This stage also makes it possible to transform the light sulfur-containing compounds, such as the mercaptans, the sulfides and the CS2 whose boiling point is generally less than that of thiophene, into heavier sulfur-containing compounds whose boiling point is higher than that of thiophene.
Said selective hydrogenation stage generally takes place in the presence of a catalyst that comprises at least one metal of group VIII of the periodic table, preferably selected from the group that is formed by platinum, palladium and nickel, and a substrate. Without exceeding the scope of the invention, the cobalt can also be selected from said group. For example, a catalyst that contains 1 to 20% by weight of nickel that is deposited on an inert substrate, such as, for example, alumina, silica, silica-alumina, a nickel aluminate or a substrate that contains at least 50% alumina, will be used. Another metal of group VIB of the periodic table can be combined with this metal of group VIII to form a bimetallic catalyst, such as, for example, molybdenum or tungsten. This metal of group VIB is preferably deposited at the level of 1% by weight to 20% by weight on the substrate.
The selection of operating conditions is particularly important according to the invention. The operation most generally will be performed under pressure in the presence of an amount of hydrogen that slightly exceeds the stoichiometric value that is necessary for hydrogenating the diolefins. The hydrogen and the feedstock to be treated are injected in upward or downward flows in a reactor preferably with a fixed catalyst bed. The temperature is most generally between 50 and 300° C., and preferably between 80 and 250° C., and very preferably between 120 and 210° C.
The pressure is selected as adequate to maintain more than 80%, and preferably more than 95%, by weight of the gasoline to be treated in liquid form in the reactor; it is most generally between 0.4 to 5 MPa, inclusive, and preferably more than 1 MPa. An advantageous pressure is between 1 and 4 MPa, inclusive.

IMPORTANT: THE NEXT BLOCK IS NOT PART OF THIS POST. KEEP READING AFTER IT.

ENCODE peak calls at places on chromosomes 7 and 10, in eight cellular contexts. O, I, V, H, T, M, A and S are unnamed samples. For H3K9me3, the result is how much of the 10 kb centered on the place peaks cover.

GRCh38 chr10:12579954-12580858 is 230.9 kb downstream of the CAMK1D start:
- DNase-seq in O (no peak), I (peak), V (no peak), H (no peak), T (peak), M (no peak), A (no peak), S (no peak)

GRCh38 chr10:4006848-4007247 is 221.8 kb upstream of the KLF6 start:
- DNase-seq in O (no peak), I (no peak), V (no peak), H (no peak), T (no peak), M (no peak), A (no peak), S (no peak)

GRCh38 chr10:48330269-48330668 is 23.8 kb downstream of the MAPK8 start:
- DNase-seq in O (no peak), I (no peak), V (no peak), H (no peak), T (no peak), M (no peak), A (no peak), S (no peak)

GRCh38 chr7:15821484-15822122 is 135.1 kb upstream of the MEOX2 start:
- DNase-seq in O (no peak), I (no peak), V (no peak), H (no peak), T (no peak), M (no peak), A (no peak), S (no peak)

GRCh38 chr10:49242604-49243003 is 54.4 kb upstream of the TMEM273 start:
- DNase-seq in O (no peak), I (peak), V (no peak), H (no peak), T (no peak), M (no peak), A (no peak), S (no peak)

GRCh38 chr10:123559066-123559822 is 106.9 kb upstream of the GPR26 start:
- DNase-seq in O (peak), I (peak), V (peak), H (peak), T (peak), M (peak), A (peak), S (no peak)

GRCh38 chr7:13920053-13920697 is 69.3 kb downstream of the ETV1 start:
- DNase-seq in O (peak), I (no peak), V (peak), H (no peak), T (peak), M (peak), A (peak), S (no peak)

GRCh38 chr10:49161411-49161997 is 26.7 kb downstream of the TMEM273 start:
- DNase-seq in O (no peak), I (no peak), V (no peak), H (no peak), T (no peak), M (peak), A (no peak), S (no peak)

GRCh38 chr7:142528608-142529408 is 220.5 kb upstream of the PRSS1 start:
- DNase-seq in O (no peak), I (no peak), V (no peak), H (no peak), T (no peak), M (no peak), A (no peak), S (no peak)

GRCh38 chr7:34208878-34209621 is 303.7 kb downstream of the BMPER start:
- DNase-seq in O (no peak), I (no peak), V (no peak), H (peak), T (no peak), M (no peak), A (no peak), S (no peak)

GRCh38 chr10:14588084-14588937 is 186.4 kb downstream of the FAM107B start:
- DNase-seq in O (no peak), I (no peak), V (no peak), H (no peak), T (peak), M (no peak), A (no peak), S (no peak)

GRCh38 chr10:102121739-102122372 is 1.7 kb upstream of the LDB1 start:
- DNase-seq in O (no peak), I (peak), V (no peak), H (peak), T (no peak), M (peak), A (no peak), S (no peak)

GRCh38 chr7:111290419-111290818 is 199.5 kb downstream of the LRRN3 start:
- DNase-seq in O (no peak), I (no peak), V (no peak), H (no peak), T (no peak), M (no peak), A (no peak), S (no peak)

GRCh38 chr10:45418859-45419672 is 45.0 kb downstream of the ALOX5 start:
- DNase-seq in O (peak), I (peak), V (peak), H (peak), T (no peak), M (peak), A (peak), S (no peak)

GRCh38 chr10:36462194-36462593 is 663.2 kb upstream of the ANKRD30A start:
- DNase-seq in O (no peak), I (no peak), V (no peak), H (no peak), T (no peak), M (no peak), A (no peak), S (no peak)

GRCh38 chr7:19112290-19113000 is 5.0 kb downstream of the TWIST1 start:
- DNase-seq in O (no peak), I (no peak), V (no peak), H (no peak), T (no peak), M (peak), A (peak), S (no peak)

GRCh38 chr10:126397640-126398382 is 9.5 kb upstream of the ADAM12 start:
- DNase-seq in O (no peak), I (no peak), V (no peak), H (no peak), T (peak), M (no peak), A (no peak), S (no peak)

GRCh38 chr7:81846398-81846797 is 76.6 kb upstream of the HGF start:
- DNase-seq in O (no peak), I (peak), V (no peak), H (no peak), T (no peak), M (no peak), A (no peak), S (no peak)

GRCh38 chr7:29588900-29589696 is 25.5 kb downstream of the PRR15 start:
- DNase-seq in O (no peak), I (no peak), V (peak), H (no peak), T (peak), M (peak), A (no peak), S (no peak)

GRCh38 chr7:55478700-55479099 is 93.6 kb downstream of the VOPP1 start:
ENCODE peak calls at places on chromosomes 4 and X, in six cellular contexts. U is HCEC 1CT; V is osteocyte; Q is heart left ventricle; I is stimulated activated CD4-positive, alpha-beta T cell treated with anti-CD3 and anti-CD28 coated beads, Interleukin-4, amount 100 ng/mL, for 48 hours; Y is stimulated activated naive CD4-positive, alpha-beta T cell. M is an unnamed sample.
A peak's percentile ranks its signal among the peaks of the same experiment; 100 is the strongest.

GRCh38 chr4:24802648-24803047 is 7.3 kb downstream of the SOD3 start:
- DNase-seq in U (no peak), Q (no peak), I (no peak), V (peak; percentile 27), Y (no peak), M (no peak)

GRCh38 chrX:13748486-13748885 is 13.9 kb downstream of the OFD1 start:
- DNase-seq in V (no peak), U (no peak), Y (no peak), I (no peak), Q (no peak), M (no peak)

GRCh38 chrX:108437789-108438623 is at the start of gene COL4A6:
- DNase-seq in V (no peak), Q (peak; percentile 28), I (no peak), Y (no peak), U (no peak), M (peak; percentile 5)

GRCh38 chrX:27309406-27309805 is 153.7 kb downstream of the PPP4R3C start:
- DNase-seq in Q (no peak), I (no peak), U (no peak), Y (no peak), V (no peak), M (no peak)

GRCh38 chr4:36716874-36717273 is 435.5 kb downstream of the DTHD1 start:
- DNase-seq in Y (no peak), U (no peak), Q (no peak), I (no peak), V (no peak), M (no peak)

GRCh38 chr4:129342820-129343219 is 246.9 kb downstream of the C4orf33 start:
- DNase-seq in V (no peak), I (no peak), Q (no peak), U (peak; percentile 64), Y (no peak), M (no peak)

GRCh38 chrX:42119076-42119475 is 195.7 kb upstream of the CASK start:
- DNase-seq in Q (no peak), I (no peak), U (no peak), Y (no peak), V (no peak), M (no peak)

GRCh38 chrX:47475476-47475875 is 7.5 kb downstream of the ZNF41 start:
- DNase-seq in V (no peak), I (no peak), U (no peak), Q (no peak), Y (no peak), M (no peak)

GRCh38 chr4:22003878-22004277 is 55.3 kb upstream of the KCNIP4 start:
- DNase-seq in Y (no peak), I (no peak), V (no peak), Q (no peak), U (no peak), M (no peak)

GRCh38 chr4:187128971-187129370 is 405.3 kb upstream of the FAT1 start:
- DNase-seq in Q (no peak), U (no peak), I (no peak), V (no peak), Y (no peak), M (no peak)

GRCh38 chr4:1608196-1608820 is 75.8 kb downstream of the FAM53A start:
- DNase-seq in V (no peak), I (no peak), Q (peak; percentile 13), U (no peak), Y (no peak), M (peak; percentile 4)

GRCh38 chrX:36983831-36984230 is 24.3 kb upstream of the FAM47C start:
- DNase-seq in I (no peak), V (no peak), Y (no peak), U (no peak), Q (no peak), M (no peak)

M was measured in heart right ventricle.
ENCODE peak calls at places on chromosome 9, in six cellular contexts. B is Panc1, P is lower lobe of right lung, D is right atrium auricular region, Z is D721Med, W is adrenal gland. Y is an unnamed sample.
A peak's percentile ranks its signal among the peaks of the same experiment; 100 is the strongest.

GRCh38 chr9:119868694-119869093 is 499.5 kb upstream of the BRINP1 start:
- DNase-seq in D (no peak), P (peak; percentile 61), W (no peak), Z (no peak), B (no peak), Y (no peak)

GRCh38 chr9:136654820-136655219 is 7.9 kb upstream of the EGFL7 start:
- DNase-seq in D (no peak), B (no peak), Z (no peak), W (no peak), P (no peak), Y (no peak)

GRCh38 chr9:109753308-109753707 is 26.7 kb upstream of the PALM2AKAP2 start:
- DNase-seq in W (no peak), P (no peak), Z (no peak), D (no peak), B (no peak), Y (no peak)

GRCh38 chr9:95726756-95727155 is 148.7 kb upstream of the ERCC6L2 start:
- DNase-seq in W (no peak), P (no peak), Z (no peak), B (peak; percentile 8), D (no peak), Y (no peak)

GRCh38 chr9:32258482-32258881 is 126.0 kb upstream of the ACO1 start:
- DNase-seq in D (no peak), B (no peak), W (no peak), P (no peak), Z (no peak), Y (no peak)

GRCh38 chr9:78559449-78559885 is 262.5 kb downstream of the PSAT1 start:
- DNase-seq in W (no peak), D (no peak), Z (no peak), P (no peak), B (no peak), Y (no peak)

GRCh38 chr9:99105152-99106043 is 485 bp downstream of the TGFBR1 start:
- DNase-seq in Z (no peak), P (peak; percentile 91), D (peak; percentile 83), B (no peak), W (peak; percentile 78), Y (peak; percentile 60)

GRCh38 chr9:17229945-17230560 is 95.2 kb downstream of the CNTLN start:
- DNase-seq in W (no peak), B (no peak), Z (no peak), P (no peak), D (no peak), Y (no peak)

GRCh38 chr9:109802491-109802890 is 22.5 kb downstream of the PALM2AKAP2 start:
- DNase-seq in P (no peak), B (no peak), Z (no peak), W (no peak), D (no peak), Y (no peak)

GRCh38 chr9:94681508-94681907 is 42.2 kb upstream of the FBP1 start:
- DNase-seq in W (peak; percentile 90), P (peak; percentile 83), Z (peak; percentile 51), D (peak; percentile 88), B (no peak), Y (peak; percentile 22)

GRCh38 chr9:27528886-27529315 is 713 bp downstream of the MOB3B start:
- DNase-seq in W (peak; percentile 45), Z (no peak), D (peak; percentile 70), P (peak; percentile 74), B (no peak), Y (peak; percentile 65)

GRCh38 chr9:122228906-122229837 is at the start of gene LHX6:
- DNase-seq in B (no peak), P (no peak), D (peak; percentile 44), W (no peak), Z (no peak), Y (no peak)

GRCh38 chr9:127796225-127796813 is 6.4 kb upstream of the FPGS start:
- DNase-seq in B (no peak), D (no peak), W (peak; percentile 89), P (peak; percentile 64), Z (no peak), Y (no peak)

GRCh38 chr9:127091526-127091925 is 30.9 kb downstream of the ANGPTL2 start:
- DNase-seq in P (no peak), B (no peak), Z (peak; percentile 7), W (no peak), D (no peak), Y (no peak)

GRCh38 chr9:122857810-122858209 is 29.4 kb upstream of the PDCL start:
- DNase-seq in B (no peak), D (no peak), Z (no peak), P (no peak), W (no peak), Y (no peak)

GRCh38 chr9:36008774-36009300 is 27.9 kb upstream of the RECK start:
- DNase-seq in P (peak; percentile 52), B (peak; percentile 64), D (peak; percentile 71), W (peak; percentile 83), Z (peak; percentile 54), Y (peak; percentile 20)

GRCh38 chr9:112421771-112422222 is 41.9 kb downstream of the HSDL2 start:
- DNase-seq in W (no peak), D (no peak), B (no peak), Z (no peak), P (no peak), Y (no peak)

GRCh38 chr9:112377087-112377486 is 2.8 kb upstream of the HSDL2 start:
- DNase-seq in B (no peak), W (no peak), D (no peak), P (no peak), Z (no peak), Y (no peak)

Under these conditions, the volumetric flow rate is on the order of 1 to 12 h−1, preferably on the order of 2 to 10 h−1.
The initial hydrocarbon feedstock, such as a gasoline fraction, can contain up to several % by weight of diolefins. After hydrogenation, the diolefin content is most often reduced to less than 5000 ppm, preferably less than 2500 ppm, and even less than 1500 ppm.
According to a possible embodiment of the invention, stage a) takes place in a catalytic hydrogenation reactor that comprises a catalytic reaction zone through which runs all of the feedstock and the amount of hydrogen that is necessary to carry out the desired reactions.
2°) Separation of the Nitrogen-Containing Compounds That are Obtained from Stage a) (Stage b))
The applicant found, surprisingly enough, that all of the nitrogen-containing compounds obtained from hydrogenation stage a) exhibited a boiling point that was higher than 55° C. and could consequently be separated by simple distillation from the fraction that comprises the olefins that contain 4 to 6 carbon atoms and that was intended to supply etherification units.
Thus, the nitrogen-containing compounds that are obtained from stage a) are compounds with a boiling point that is higher than those of hydrocarbons that comprise 5 carbon atoms. In addition, these compounds react to the measurement of basic nitrogen according to the ASTM 4739 method.
Stage b) consists of a separation of nitrogen-containing compounds by distillation. The effluents that are obtained from stage a) are fractionated so as to produce at least two fractions including a light fraction that comprises the majority of the hydrocarbons and primarily olefins that have 4 or 5 carbon atoms and are free of nitrogen-containing compounds, and a heavy fraction that concentrates the heavy hydrocarbons and the nitrogen-containing compounds whose weight is increased during stage a). In addition to the nitrogen-containing compounds, this preferred embodiment also makes it possible to eliminate at least partially the sulfur-containing compounds from said light fraction.